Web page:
What is the “Literal” Meaning of ἄγγελος? (James 2:25) – Mondays with Mounce 296

Bill Mounce on September 25th, 2017. Tagged under ,.

Bill Mounce

Bill is the founder and President of BiblicalTraining.org, serves on the Committee for Bible Translation (which is responsible for the NIV translation of the Bible), and has written the best-selling biblical Greek textbook, Basics of Biblical Greek, and many other Greek resources. He blogs regularly on Greek and issues of spiritual growth. Learn more about Bill's Greek resources at BillMounce.com.

In James 2:25 we read, “Was not also Rahab the harlot justified by works when she took in the spies (ἀγγέλους) and sent them out by another way?”

BDAG defines ἄγγελος as referring to both humans and divine powers.

  1. a human messenger serving as an envoy, an envoy, one who is sent
  2. a transcendent power who carries out various missions or tasks, messenger, angel

Under #1 they list Luke 9:25 (human messengers going before Jesus), Luke 7:24 (John’s disciples), prophets (specifically John the Baptist, Mt 11:10; Mk 1:2; Lk 7:27), and our passage.

Under #2 they list angels and demons.

I have been thinking a lot recently about the idea of a Bible being “literal” and even of a word having a “literal” meaning. I just published a video on this topic on YouTube. What is the “literal” meaning of ἄγγελος? It doesn’t have one. It has a general idea of someone (or something) sent, but does it “literally” mean “messenger” or “angel”? No, but it depends totally on context. Note that I had to say “someone” and “something” (assuming demons are an “it” and not a “he” or “she”). I couldn’t even give a “literal” definition in this context.

In the context of James 2, ἄγγελος cannot “literally” mean “messenger,” even though that is the common translation. The two men didn’t go to the Promised Land as messengers; they went as spies. While concordance is an enviable goal (i.e., using the same English word for the same Greek word when possible), it can confuse and at worst miscommunicate.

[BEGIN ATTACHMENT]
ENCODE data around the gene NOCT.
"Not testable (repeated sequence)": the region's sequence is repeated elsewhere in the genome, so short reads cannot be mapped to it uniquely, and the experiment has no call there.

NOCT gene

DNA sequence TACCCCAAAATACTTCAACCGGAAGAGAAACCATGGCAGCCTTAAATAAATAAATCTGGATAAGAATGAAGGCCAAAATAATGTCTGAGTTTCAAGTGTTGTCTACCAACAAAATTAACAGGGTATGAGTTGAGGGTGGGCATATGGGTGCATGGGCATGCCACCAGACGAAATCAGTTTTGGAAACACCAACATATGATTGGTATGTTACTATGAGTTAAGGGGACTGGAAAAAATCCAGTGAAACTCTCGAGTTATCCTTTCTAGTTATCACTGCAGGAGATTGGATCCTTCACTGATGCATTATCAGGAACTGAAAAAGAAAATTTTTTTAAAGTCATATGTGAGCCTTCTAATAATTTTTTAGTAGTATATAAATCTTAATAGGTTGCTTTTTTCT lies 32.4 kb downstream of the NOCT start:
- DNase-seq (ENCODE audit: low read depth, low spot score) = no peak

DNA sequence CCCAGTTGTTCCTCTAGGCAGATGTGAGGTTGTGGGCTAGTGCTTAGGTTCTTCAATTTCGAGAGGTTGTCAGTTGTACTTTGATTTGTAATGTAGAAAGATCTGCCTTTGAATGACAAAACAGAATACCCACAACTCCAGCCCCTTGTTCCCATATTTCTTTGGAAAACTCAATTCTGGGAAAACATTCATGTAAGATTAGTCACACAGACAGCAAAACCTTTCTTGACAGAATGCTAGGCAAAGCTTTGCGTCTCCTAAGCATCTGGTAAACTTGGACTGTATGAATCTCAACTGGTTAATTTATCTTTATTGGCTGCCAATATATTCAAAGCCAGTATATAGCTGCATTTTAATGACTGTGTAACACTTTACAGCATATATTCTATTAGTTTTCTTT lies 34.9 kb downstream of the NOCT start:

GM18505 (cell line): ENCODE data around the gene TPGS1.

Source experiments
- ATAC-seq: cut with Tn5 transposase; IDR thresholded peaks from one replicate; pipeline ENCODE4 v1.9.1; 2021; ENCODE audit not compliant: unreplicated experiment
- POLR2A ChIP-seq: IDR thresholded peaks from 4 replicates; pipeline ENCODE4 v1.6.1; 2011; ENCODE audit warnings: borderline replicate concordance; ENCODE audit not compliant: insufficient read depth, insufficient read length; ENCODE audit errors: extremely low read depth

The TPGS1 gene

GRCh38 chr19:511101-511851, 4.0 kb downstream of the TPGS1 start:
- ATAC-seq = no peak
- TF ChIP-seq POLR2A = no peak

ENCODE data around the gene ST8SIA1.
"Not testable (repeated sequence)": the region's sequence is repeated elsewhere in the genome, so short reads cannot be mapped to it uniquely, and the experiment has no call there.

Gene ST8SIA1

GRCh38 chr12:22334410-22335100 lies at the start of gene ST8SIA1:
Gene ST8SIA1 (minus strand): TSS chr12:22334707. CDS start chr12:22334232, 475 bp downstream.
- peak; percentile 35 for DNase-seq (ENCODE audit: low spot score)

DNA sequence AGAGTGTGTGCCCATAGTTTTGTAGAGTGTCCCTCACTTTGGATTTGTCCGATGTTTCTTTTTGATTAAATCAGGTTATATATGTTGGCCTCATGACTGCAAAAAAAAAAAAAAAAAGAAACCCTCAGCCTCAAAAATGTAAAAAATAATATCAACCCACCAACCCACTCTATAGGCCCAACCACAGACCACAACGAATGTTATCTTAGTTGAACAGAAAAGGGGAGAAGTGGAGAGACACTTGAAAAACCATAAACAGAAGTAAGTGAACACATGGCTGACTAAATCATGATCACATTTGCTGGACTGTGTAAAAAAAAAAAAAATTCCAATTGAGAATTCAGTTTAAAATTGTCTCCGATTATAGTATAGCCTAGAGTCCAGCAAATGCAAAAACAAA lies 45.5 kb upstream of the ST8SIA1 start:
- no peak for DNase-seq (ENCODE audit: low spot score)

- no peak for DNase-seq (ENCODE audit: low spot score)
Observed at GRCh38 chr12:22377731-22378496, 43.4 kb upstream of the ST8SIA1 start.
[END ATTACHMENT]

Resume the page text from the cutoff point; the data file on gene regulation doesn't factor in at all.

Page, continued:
So let me also ask you a question? Is “messengers” an “accurate” translation? It perhaps is the main gloss of ἄγγελος when referring to humans, but is translating “literally” (as some mistakenly say) also “accurate”? Of course not. In this case, I would argue that the lack of attention to context miscommunicates and is inaccurate.

Words have a semantic range, a “bundle of sticks” as I like to say. One or two of the sticks may be larger than the other and they become the glosses we memorize in first year Greek. But they are not the “literal” meaning of the word and all words must be translated in context. After all, meaning is largely determined by context.

If you disagree, try ignoring context and meaning, and translate ἄγγελος as “messengers” when the writer is referring to angelic or demonic beings, and “angels” of John’s disciples. Doesn’t work, does it?

Professors: Request an exam copy of Mounce’s Basics of Biblical Greek here.

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Bill is the founder and President of BiblicalTraining.org, serves on the Committee for Bible Translation (which is responsible for the NIV translation of the Bible), and has written the best-selling biblical Greek textbook, Basics of Biblical Greek, and many other Greek resources. He blogs regularly on Greek and issues of spiritual growth. Learn more about Bill’s Greek resources at BillMounce.com.

  • Alan Wright 3 months ago

    Dr. Mounce,
    I would like to thank you for the “Mondays with Mounce” series. I look forward to it each week, and you have on more than one occasion caused me to think more deeply about a particular text or issue, which I count a great blessing.

    I very much agree with the gist of this article. The oversimplified concept of literalness is often a barrier to discussing, or even thinking about, a text.

    However, I do believe that “messengers” is a valid translation in the passage considered. It seems very likely to me that James chose the term “angelos” as the counterpart to the Hebrew “mal’ak” used in Josh. 6:17,25. The two terms are very similar in semantic range. Joshua is thinking of these two men in terms of the wonderful message of faith they had brought to Israel upon their return from spying out the land (rf. Josh. 2:23,24).

    Note: I apologize for the transliterations. This form does not appear to accept my Greek and Hebrew fonts.

  • Joe Rutherford 2 months ago

    I completly agree. Perhaps BDAG should expand the definitions a bit. A literal translation is one which reproduces precisely what was written in the original. The spies were spies. The spies were not messengers. The spies were angels because they were sent on a divine mission.